Imprisoned, I lay there mummified by his will and my own hands,
buried already in the coffin I let him lay me in, my body hollow, my voice a thing lost,
lost to time gone when under the shade of a coolie plum tree, I was free on the page,
words sweet on the air, words mingling with mango blossoms,
lost to time when reciting dub poetry, and singing mento rhythms was natural,
and no one say words like boonoonoonoos ain’t belong in this foreign place,
lost to time when I lay on my stomach and write and write just for me
and ain’t no one else voice but my own inside my head.
Now, new words from my sisters awaken me,
my sisters, dark like me, delivering me from this desolate silence.
My sisters show them own self and me worlds I leave behind long time before.
My sisters with them voices raised up call out to me to open my eyes:
Rise up! So, them all can see they ain’t destroy you, gial!
My sisters like river maids and water spirits guide me,
unwrapping each diseased strip from my body.
My sisters baptize me naked in still, green waters.
My sisters sing to me tales that travel far-far from our motherland.
My sisters tell me of women what transform them own selves into fish,
women who does shed them skin, then put them on again whenever them damn well pleased.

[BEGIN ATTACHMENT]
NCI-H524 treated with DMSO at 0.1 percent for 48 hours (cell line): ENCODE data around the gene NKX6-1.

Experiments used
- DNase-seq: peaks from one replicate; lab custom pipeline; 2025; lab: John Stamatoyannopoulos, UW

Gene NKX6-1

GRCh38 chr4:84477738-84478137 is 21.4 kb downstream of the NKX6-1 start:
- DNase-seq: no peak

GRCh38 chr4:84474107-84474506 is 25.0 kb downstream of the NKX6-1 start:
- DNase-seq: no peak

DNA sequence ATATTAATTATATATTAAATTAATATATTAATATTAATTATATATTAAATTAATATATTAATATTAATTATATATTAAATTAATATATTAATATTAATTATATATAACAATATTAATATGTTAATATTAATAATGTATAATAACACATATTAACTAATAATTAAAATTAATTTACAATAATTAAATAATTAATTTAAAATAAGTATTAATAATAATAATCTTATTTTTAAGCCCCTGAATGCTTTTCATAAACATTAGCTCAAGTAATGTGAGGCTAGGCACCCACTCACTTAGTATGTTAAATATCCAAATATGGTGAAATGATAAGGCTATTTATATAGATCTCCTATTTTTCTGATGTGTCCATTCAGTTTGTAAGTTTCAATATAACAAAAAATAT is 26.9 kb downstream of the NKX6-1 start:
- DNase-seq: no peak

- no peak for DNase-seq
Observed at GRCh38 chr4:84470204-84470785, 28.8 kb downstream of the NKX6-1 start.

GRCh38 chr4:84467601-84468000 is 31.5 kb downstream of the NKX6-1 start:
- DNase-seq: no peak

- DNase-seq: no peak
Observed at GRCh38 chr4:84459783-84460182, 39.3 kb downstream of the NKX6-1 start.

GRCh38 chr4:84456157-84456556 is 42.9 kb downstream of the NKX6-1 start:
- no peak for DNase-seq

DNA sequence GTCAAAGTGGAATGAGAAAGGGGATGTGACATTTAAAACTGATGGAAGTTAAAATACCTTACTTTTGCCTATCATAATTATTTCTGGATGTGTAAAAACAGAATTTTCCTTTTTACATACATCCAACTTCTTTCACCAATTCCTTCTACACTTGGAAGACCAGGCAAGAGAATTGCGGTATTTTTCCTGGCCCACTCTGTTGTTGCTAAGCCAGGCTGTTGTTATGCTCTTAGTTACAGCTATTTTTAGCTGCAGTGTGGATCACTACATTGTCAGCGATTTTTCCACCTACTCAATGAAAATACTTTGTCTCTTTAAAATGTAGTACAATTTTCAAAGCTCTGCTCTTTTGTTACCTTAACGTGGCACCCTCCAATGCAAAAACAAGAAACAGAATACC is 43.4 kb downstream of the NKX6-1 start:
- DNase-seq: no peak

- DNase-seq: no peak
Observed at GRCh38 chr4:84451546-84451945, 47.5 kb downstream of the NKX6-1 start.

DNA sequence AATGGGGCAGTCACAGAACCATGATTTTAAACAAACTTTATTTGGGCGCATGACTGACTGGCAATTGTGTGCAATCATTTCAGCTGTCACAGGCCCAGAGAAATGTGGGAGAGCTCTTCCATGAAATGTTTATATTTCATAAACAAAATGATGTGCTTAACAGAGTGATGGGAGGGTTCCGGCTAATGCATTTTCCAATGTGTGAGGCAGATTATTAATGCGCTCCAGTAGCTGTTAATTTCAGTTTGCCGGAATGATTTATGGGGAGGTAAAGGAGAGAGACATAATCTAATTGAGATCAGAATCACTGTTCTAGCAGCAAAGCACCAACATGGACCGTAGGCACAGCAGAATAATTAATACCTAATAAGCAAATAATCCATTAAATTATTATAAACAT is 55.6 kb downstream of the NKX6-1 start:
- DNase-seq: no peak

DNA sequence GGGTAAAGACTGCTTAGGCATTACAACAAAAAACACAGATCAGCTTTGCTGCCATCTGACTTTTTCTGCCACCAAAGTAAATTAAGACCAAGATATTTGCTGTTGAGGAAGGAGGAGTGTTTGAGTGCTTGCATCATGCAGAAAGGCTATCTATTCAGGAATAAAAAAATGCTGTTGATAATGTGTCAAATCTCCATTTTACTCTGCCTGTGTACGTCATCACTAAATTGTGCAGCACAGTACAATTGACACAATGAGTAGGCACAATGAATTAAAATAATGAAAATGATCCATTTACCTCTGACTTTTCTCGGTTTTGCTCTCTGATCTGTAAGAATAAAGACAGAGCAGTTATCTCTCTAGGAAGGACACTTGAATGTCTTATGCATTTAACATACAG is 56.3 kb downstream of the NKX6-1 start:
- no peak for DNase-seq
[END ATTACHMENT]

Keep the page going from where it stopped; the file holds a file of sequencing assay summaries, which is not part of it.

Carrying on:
Their stories were a transfusion, purifying his venom from my veins.
These women make me a crown of water lilies, of bamboo leaves, of Poinciana blossoms.
These women feed me coconut jelly and conch flesh, and protect me
from future searings with words cool like aloe vera balm.
These women instruct me to sing often of home
no matter what him want to say, no matter what any of them want to say:
Sing in your sweet dialect, gial. Nuh mind. Sing loud and long and boisterous.
Sing to help the shame-ladies-dem what close them leaves into themselves at every sound.
Sing about Kumina and Jonkunu and Pocomania and grandmothers you never even get fi know.
Girl child, remember, remember who you are.
Wandeka Gayle is a Jamaican writer, visual artist, and currently the Visiting Assistant Professor of Fiction at Southern Utah University. She will be an Assistant Professor of Creative Writing at Spelman College beginning in August 2019. She has received writing fellowships from Kimbilio Fiction, the Callaloo Creative Writing Workshop, and the Martha's Vineyard Institute of Creative Writing. She received her PhD in English with a Creative Writing concentration from the University of Louisiana at Lafayette. Her writing has appeared or is forthcoming in The Sunday Gleaner, the Southwestern Review, Transition, Kweli, Pleiades, Solstice Literary Magazine, midnight & indigo, Interviewing the Caribbean, aaduna, Susumba, Moko, and others.